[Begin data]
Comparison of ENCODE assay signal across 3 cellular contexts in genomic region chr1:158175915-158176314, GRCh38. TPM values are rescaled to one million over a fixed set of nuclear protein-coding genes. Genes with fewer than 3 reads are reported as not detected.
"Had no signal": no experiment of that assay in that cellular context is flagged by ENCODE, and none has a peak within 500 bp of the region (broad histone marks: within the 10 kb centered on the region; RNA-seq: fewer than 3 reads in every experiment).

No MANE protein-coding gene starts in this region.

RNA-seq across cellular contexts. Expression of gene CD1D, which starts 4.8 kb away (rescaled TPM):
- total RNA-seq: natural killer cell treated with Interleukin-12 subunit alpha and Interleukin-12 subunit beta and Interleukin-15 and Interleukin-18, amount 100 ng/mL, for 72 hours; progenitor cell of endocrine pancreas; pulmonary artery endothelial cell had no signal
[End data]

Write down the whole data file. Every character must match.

Comparison of ENCODE assay signal across 3 cellular contexts in genomic region chr1:158175915-158176314, GRCh38. TPM values are rescaled to one million over a fixed set of nuclear protein-coding genes. Genes with fewer than 3 reads are reported as not detected.
"Had no signal": no experiment of that assay in that cellular context is flagged by ENCODE, and none has a peak within 500 bp of the region (broad histone marks: within the 10 kb centered on the region; RNA-seq: fewer than 3 reads in every experiment).

No MANE protein-coding gene starts in this region.

RNA-seq across cellular contexts. Expression of gene CD1D, which starts 4.8 kb away (rescaled TPM):
- total RNA-seq: natural killer cell treated with Interleukin-12 subunit alpha and Interleukin-12 subunit beta and Interleukin-15 and Interleukin-18, amount 100 ng/mL, for 72 hours; progenitor cell of endocrine pancreas; pulmonary artery endothelial cell had no signal